ROYAL Bank of Scotland could be asked to beef up the size of the Williams & Glyn business it plans to sell next year, to ensure it poses a stronger challenge to the big players in the banking sector.
RBS must sell Williams & Glyn, which consists of 307 branches, as a condition of having received state aid during the 2007-09 financial crisis.
RBS is resurrecting the Williams & Glyn brand, which had a strong presence in the North of England, nearly 30 years after it disappeared from the high street.
The Treasury yesterday revealed that it has asked the Competition and Markets Authority (CMA) to assess what impact the sale would have on the British banking market.
The CMA has no powers to order changes, but the Treasury could ask RBS – which is 80 per cent owned by the government – to add more branches or make other changes to make Williams & Glyn a stronger “challenger” bank, industry sources said yesterday.
The Government wants Williams & Glyn to increase competition, especially for small and medium sized (SME) business lending. There have been long-standing concerns that the market for small business lending has been dominated by the major banks. Many analysts believe that extra competition would mean a better deal for Britain’s smaller firms.
Williams & Glyn will be a separately licensed bank with about 1.4 million retail customers and more than 200,00 SME customers.
The CMA is already investigating competition in UK banking, but the review into Williams & Glyn will be separate and the findings will be reported by July.
The Treasury said the Prudential Regulation Authority would separately assess whether the bank has a viable and sustainable business model.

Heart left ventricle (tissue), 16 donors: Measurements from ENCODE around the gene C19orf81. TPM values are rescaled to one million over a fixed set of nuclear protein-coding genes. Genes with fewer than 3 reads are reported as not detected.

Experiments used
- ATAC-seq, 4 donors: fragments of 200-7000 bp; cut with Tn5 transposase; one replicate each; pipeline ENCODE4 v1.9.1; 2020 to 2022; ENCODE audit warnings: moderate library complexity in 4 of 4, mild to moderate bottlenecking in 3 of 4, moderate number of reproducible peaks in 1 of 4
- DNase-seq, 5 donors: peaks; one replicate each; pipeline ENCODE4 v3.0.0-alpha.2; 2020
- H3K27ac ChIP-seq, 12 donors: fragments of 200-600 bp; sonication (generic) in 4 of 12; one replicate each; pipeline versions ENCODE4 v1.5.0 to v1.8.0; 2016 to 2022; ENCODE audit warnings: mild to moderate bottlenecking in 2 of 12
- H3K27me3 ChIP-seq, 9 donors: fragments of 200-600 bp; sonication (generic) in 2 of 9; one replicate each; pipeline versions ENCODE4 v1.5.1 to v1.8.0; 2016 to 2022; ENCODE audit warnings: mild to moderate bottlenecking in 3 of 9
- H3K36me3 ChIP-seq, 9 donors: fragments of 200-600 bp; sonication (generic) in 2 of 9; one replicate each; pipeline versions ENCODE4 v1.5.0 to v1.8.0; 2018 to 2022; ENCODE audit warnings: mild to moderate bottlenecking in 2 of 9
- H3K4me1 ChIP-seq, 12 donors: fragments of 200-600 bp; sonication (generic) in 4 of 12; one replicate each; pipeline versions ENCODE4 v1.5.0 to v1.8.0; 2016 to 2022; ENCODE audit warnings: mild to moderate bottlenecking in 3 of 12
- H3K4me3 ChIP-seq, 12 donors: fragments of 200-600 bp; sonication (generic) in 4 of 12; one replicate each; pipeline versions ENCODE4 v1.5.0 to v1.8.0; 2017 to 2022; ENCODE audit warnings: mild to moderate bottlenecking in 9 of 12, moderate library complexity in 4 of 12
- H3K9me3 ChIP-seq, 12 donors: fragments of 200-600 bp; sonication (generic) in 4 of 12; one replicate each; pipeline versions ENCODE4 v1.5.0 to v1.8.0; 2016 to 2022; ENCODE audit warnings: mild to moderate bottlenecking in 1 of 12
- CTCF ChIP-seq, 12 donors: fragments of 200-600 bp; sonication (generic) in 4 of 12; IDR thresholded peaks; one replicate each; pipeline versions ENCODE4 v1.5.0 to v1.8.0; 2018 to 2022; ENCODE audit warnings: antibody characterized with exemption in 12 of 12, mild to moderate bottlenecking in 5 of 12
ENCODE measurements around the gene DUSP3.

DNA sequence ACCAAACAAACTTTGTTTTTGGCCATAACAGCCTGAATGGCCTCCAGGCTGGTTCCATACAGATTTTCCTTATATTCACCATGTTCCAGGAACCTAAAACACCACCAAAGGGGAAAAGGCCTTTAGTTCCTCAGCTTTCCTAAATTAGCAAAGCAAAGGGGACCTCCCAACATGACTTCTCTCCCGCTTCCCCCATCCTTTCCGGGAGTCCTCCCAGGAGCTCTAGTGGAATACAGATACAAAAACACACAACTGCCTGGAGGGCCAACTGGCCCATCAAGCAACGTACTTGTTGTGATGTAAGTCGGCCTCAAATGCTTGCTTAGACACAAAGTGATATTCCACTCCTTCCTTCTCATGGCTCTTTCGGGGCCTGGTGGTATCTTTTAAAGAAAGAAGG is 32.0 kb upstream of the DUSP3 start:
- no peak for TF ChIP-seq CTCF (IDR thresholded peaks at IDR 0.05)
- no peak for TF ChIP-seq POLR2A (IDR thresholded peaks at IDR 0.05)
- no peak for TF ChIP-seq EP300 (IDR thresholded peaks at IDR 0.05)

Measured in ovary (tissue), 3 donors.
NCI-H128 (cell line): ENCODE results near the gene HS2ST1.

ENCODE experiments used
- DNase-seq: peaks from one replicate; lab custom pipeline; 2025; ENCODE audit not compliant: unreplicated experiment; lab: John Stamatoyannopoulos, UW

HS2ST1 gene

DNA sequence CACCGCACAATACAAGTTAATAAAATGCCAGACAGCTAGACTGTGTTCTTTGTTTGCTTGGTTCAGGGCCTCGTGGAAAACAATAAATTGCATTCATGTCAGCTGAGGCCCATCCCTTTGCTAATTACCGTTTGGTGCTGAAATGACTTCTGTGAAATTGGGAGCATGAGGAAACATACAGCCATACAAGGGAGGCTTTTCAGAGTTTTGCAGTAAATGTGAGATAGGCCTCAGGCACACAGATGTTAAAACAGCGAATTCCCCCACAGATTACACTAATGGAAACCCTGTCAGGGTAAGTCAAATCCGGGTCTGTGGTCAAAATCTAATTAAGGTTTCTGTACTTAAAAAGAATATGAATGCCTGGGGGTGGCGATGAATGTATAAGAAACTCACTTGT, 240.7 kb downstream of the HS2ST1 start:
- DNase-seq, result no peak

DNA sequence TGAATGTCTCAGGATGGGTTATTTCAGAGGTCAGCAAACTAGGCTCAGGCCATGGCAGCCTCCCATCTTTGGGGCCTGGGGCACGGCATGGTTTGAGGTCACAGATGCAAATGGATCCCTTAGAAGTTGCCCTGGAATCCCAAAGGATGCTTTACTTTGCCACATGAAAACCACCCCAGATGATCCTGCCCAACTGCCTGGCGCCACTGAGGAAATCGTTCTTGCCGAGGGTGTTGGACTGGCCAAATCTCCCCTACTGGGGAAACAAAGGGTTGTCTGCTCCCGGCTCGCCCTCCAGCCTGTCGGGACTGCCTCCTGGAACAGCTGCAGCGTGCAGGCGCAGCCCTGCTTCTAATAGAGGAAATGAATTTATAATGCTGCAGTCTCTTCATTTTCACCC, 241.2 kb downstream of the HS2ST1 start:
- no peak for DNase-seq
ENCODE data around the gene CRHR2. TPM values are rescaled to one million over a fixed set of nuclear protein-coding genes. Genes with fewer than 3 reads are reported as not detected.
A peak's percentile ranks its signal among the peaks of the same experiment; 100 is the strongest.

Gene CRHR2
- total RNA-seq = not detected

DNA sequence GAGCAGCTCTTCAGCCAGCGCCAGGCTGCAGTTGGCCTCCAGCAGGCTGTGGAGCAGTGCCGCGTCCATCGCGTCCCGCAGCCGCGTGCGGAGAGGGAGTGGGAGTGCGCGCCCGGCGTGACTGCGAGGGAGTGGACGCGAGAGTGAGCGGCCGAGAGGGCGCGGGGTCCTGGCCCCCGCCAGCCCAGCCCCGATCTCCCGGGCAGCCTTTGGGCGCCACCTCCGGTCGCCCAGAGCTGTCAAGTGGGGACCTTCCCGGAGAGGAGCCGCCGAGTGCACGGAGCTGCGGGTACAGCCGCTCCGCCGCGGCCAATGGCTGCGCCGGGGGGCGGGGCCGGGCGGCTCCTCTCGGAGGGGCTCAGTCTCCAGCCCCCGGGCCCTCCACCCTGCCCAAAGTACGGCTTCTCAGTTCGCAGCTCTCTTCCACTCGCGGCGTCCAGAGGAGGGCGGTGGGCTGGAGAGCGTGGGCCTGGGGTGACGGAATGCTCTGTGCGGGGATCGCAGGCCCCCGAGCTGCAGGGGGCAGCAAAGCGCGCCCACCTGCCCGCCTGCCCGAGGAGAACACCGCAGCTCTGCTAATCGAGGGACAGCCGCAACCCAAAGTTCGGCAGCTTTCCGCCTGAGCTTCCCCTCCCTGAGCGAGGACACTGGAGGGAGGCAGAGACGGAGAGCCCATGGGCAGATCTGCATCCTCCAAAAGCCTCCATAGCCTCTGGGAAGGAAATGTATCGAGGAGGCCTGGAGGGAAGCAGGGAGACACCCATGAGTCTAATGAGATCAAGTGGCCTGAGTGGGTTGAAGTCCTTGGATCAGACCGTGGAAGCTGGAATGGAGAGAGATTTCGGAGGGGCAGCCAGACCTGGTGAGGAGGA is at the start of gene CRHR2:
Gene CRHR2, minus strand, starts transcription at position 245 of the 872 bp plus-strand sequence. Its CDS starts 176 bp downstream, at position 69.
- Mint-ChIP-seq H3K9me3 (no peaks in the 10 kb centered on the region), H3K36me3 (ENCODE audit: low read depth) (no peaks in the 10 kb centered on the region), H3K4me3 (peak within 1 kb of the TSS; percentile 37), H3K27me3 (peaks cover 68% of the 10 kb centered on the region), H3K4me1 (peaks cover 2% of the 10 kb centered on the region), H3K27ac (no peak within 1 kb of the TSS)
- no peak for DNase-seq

In its statement, the Treasury said: “The divestment of Williams & Glyn represents an opportunity to improve competition in the small business banking sector, and today’s announcement is another step in the Government’s long-term plan to improve competition in banking, and create a banking sector that gives real choice to retail and small business customers and supports the wider economy.”
Williams & Glyn must be sold by the end of 2017. The sale process has been costly and dogged by setbacks, largely related to technology problems. In 2013 RBS sold a 49 per cent stake to a consortium of investors, led by US private equity firm Corsair. RBS last month named Jim Brown as chief executive of the business.
“We are working hard and devoting significant resources to establishing Williams & Glyn as a viable, standalone bank that will bring increased competition to the retail market. We continue to focus on achieving the best possible outcome for customers, with an IPO (initial public offering) planned for Q4 (the fourth quarter) of 2016,” an RBS spokeswoman said.
A CMA spokesman said yesterday: “We have today received a request from the Chancellor to advise on the implications for competition of the latest proposals for divestment by RBS of Williams & Glyn as a new UK retail bank.”
A focus on small businesses
Williams & Glyn will have a particular focus on small business banking – a sector seen as vital to the UK’s recovery.
It is expected to have a five per cent market share of the small and medium-sized enterprise (SME) and mid-corporate banking markets and a two per cent share of UK personal current accounts.
The Church Commissioners and financial firms Corsair Capital and Centerbridge Capital are part of a consortium of investors in the Williams & Glyn business, which is being lined up for a market float next year.
RBS recently announced the appointment of Jim Brown as chief executive of Williams & Glyn.